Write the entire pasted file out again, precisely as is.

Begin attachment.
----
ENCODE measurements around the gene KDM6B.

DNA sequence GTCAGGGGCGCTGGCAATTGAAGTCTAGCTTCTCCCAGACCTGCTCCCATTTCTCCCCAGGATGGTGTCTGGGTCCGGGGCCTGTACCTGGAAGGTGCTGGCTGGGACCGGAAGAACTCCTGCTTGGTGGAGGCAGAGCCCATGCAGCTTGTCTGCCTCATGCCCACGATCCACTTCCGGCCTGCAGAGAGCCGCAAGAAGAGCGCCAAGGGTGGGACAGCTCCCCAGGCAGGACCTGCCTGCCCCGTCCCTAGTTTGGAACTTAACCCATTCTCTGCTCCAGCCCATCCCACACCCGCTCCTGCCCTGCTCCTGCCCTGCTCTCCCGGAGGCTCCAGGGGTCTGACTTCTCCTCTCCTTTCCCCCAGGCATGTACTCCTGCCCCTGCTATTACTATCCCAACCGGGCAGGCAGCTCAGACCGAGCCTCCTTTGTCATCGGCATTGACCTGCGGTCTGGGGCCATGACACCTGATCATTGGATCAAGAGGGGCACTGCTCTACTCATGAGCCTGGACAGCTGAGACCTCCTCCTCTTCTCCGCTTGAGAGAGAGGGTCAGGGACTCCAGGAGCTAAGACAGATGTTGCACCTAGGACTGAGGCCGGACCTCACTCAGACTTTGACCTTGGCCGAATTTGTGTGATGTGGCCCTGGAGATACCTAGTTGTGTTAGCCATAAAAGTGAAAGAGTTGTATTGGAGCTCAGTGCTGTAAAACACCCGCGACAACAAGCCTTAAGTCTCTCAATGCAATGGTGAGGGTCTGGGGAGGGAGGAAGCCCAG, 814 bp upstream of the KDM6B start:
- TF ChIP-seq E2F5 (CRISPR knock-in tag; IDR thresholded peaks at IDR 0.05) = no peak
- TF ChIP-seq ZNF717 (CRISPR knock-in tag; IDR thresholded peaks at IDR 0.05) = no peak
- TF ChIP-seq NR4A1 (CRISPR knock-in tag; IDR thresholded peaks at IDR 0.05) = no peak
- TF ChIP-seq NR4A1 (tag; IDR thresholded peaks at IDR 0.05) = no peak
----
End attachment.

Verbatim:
ENCODE measurements around the gene KDM6B.

DNA sequence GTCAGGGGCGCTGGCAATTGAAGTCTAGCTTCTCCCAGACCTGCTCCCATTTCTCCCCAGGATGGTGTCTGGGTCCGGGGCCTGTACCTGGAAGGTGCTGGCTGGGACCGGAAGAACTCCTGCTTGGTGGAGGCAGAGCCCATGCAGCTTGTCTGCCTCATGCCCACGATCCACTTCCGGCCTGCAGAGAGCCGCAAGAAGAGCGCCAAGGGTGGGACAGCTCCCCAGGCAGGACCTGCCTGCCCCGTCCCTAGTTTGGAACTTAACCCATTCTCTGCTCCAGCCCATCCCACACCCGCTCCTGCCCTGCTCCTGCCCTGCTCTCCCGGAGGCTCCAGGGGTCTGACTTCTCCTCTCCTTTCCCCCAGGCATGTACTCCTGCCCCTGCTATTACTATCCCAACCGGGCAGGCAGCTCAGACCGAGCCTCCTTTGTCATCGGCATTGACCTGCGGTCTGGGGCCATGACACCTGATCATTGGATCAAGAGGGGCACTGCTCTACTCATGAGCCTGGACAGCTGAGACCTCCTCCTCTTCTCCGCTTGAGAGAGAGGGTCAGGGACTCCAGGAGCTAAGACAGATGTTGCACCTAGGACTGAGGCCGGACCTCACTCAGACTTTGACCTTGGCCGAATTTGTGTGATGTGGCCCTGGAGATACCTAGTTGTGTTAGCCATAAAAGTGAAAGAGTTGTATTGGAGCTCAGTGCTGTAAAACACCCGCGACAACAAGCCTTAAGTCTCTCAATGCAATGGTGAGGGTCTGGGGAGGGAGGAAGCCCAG, 814 bp upstream of the KDM6B start:
- TF ChIP-seq E2F5 (CRISPR knock-in tag; IDR thresholded peaks at IDR 0.05) = no peak
- TF ChIP-seq ZNF717 (CRISPR knock-in tag; IDR thresholded peaks at IDR 0.05) = no peak
- TF ChIP-seq NR4A1 (CRISPR knock-in tag; IDR thresholded peaks at IDR 0.05) = no peak
- TF ChIP-seq NR4A1 (tag; IDR thresholded peaks at IDR 0.05) = no peak